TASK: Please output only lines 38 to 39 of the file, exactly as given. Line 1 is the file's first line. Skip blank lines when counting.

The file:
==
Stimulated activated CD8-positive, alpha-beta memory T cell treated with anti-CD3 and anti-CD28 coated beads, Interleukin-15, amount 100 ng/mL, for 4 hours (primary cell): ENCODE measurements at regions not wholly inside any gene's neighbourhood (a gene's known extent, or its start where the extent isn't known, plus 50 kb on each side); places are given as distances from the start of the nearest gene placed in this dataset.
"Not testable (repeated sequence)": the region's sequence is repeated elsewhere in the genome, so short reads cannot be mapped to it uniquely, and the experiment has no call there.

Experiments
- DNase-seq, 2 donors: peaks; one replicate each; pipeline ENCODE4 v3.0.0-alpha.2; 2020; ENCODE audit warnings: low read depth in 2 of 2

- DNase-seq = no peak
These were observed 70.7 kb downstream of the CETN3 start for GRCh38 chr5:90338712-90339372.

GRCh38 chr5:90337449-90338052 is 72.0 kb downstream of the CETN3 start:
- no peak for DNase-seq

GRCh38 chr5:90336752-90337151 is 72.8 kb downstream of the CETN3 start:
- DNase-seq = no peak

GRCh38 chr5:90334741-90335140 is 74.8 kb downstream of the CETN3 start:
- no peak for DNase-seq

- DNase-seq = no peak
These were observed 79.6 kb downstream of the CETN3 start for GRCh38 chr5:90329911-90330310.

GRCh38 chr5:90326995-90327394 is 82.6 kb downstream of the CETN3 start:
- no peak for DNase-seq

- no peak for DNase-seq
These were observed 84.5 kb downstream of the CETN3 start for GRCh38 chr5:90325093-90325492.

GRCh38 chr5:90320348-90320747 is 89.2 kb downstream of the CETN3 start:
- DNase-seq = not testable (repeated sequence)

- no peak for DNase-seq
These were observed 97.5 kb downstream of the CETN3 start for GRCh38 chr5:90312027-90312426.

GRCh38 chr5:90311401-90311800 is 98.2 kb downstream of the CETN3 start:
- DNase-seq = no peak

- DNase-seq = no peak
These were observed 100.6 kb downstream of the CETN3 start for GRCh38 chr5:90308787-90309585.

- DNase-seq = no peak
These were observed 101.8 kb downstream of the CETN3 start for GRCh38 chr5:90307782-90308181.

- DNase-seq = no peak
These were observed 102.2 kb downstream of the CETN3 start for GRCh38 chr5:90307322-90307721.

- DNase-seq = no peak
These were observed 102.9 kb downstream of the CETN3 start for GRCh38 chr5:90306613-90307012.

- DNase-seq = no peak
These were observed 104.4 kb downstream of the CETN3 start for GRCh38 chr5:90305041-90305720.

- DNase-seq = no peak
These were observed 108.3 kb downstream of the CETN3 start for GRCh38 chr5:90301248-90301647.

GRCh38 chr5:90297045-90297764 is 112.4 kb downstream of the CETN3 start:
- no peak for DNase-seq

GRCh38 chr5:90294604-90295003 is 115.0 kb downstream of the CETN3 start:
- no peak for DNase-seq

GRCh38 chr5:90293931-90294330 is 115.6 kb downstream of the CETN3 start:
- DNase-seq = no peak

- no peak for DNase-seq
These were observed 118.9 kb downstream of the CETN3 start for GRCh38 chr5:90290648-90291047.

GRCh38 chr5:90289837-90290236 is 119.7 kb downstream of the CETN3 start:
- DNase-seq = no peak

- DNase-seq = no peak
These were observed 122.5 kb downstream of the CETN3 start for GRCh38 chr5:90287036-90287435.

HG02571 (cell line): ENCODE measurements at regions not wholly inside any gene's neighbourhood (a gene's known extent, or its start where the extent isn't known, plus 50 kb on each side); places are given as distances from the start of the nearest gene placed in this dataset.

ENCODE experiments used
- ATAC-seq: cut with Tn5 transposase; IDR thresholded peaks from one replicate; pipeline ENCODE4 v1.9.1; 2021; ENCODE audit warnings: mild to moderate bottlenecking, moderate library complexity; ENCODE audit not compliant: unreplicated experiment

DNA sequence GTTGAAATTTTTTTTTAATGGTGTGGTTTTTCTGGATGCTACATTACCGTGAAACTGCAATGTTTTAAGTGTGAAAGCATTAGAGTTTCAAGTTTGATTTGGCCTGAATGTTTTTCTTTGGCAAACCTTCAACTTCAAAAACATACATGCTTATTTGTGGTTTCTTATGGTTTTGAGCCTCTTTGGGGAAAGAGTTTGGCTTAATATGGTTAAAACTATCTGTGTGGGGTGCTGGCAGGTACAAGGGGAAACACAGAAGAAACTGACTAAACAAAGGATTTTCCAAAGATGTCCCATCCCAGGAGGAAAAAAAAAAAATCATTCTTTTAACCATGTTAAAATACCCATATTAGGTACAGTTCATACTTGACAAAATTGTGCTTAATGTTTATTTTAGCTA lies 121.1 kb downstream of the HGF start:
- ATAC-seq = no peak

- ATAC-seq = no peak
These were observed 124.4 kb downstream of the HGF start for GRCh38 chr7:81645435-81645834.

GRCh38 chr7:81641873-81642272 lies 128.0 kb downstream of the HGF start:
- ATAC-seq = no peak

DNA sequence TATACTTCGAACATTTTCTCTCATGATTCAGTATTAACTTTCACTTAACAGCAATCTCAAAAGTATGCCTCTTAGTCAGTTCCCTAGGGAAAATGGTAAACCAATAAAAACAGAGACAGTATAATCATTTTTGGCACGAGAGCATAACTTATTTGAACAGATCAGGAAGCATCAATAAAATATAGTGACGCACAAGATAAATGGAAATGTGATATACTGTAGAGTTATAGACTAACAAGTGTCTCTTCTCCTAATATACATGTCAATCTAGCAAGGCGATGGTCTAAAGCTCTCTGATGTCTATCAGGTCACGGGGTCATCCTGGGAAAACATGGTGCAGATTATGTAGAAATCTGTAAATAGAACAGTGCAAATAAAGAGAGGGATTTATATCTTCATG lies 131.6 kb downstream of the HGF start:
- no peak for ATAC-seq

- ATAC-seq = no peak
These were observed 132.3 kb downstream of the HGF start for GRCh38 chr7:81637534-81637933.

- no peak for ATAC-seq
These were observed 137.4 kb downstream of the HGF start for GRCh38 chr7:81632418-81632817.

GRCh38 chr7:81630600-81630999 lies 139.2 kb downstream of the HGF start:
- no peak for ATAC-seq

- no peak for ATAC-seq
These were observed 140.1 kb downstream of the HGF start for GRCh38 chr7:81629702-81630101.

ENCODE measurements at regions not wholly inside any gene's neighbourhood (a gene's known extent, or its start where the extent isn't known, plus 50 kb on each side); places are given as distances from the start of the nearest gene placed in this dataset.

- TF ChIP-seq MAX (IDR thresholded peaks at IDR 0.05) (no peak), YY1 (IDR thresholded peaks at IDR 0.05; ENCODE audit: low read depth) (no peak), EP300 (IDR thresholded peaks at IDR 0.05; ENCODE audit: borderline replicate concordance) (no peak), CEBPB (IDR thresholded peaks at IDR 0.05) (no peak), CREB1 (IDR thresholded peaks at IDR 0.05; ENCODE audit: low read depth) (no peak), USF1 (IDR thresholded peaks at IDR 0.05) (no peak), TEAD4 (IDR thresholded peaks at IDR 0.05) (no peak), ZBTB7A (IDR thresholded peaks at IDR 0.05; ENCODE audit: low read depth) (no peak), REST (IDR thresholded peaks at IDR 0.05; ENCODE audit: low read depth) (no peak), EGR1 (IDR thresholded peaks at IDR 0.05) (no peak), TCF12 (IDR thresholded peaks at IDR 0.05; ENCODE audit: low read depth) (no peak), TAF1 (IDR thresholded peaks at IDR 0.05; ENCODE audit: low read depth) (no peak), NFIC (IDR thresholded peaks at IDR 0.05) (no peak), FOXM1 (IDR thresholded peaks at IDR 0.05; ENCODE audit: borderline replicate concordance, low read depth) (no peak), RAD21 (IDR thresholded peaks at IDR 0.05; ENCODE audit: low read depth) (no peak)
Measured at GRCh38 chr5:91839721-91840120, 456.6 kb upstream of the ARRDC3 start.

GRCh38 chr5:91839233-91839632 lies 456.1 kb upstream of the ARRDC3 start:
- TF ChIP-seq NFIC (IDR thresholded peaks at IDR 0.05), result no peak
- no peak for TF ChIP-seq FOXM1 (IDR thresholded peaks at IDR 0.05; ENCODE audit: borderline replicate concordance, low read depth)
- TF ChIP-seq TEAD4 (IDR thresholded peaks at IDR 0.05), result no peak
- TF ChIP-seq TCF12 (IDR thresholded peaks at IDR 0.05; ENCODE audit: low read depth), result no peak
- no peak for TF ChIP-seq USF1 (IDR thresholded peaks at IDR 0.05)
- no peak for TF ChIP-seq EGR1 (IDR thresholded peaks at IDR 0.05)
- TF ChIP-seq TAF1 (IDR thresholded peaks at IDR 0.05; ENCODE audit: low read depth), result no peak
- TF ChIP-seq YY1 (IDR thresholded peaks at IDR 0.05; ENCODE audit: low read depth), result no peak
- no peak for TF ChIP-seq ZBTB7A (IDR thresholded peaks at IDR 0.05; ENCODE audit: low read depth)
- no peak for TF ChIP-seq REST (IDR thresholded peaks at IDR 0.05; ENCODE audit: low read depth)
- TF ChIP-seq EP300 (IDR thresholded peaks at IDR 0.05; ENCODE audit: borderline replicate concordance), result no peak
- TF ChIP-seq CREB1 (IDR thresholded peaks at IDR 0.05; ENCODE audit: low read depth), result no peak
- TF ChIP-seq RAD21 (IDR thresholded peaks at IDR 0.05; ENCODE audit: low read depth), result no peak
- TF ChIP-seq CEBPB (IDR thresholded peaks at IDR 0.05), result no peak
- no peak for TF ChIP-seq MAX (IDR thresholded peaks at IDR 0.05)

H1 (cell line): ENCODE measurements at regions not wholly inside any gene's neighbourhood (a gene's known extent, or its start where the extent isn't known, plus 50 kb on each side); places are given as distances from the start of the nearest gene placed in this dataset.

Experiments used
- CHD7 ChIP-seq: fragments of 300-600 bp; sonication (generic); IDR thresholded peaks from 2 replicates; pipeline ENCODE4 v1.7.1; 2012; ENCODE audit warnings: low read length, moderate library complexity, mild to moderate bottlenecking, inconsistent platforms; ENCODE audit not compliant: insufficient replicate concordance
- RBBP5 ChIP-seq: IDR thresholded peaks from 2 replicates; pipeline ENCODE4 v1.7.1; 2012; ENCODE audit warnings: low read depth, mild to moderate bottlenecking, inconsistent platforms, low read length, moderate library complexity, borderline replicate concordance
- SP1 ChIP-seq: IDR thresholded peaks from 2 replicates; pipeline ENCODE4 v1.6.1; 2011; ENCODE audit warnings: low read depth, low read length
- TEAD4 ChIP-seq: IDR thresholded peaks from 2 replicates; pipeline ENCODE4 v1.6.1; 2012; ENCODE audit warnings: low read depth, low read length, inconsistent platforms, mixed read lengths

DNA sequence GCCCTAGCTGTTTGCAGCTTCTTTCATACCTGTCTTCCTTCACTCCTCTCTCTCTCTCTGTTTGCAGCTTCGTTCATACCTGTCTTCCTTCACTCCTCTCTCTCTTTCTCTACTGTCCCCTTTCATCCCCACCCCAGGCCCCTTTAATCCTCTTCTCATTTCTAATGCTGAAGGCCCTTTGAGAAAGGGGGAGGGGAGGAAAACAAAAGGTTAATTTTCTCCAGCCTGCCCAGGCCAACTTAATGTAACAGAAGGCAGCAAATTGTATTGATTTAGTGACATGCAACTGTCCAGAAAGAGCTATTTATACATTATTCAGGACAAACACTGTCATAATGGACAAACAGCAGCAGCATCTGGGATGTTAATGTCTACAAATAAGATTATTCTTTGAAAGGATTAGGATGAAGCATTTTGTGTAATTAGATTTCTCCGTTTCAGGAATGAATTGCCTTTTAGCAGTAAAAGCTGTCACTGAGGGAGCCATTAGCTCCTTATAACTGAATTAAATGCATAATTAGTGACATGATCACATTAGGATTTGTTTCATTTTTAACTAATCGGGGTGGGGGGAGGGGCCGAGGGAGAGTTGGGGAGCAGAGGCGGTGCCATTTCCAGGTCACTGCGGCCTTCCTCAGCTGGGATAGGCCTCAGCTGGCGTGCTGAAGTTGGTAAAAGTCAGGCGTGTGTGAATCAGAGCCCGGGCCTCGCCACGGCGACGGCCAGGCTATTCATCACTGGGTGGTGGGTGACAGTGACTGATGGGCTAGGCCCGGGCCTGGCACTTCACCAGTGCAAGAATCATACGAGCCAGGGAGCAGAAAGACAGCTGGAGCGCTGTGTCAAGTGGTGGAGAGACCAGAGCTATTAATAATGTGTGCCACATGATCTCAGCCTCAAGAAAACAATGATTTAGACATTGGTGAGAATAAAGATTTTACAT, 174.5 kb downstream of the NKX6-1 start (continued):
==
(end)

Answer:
- no peak for DNase-seq

GRCh38 chr5:90294604-90295003 is 115.0 kb downstream of the CETN3 start: